The Corner

The Decline of Unions

My Bloomberg column today argues against one aspect of what Brink Lindsey has called “nostalgianomics“: the notion that we can reverse the decline of private-sector labor unions, or should want to. From the column:

In a study of the decline of unions between 1973 and 1988, economist Henry Farber and sociologist Bruce Western found that the chief reason was that nonunionized companies grew faster than unionized ones. Employment at unionized companies dropped by 2.9 percent per year while employment at nonunionized companies rose by 2.8 percent a year.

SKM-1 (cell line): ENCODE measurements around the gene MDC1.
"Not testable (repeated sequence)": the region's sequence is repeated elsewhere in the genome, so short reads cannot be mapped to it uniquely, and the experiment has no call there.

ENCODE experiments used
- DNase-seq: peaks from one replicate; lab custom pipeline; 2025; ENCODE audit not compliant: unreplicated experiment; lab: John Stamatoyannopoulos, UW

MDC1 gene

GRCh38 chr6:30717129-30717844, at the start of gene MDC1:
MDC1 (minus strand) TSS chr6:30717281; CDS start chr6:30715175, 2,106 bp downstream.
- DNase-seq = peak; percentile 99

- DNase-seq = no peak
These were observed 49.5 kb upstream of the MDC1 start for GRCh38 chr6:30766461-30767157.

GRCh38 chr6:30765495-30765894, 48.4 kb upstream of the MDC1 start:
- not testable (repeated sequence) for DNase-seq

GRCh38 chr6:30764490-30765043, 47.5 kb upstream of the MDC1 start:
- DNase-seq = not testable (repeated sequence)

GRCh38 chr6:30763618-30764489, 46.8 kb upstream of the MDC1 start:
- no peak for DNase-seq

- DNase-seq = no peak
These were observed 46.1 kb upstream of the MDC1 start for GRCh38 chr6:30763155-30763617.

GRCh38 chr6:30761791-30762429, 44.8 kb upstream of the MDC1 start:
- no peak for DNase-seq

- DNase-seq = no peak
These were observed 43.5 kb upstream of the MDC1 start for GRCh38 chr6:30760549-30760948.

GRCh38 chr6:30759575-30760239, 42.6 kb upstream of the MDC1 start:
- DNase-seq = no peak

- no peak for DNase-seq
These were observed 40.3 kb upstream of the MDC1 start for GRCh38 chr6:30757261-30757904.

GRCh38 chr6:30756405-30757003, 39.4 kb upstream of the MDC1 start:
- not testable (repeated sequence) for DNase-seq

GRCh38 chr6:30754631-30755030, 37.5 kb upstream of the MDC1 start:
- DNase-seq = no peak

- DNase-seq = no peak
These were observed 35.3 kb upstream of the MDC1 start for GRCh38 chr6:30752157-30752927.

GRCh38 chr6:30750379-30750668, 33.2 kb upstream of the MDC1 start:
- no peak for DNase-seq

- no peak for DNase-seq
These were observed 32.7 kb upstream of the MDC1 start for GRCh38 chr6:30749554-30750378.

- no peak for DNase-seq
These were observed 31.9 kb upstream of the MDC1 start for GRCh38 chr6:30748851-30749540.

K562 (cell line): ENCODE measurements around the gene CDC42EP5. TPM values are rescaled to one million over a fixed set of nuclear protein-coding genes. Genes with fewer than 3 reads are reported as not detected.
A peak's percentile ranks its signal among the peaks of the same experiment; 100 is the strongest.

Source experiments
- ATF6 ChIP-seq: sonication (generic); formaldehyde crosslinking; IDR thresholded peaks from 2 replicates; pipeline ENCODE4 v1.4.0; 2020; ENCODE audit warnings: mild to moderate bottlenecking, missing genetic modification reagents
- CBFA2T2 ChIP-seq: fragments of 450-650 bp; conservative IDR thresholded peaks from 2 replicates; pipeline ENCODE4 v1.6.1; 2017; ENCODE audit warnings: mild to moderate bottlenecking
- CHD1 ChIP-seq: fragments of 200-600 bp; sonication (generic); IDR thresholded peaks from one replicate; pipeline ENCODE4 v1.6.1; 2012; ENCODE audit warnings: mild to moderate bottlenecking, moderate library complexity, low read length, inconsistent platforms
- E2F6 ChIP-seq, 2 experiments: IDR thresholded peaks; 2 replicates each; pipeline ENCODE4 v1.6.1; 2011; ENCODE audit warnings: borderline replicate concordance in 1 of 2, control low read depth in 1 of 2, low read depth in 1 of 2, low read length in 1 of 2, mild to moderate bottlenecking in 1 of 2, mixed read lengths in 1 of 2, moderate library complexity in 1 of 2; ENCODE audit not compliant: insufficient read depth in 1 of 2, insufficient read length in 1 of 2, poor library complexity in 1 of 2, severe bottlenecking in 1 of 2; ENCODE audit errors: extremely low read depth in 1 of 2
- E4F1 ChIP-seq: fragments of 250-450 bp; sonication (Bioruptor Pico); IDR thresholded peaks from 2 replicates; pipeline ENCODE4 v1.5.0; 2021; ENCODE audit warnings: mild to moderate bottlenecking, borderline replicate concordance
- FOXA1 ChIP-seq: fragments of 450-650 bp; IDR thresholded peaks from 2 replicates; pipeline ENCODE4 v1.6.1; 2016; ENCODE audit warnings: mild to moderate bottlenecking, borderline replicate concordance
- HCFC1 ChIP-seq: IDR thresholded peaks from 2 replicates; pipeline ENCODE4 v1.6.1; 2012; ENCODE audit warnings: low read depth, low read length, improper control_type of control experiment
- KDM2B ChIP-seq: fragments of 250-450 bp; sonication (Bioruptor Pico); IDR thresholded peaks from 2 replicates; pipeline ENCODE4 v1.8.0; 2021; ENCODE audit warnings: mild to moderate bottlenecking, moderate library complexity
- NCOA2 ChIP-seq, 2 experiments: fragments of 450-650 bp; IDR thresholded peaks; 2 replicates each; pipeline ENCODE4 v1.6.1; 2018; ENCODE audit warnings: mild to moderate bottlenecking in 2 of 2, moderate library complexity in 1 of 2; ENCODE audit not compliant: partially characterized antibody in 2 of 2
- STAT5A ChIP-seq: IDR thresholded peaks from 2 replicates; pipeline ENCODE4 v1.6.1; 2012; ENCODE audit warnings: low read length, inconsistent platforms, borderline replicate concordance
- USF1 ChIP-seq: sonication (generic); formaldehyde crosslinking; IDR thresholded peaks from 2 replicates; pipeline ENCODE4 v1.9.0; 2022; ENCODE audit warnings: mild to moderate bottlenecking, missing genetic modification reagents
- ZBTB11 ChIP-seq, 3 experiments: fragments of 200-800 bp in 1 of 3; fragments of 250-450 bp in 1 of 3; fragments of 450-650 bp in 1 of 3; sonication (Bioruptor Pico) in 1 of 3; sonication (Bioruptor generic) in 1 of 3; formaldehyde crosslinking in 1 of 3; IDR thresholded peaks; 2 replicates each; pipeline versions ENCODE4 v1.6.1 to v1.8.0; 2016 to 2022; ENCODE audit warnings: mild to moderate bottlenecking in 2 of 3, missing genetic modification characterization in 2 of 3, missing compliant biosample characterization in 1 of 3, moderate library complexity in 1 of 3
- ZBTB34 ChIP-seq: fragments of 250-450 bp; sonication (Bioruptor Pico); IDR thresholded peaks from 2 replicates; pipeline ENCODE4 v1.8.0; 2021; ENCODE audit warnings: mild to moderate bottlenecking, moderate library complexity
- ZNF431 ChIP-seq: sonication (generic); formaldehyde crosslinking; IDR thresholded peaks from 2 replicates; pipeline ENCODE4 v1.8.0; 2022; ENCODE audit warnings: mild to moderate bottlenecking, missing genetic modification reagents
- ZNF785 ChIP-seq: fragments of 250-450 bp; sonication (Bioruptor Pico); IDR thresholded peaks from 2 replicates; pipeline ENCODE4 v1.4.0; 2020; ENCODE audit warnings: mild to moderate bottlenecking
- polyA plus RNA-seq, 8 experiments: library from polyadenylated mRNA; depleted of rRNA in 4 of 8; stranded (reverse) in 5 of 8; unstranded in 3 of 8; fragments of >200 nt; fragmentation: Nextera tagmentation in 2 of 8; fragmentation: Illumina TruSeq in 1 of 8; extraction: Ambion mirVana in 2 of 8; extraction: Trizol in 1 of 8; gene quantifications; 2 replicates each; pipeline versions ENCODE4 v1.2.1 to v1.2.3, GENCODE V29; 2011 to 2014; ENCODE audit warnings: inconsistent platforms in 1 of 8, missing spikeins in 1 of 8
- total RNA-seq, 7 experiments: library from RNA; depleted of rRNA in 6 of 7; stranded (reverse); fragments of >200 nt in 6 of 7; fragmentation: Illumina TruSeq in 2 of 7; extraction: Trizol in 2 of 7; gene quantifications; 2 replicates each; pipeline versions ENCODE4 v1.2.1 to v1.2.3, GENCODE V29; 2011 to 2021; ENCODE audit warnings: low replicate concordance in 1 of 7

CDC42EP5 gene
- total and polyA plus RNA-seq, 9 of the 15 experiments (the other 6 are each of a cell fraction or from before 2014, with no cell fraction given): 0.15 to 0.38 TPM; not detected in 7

Another paper by the same authors confirms that the union elections overseen by the NLRB were a sideshow: If the NLRB had held no unionization elections since 1972, the percentage of Americans in unions would have dropped by only an additional 1.7 percent.

Ramesh Ponnuru is a senior editor for National Review, a columnist for Bloomberg Opinion, a visiting fellow at the American Enterprise Institute, and a senior fellow at the National Review Institute.

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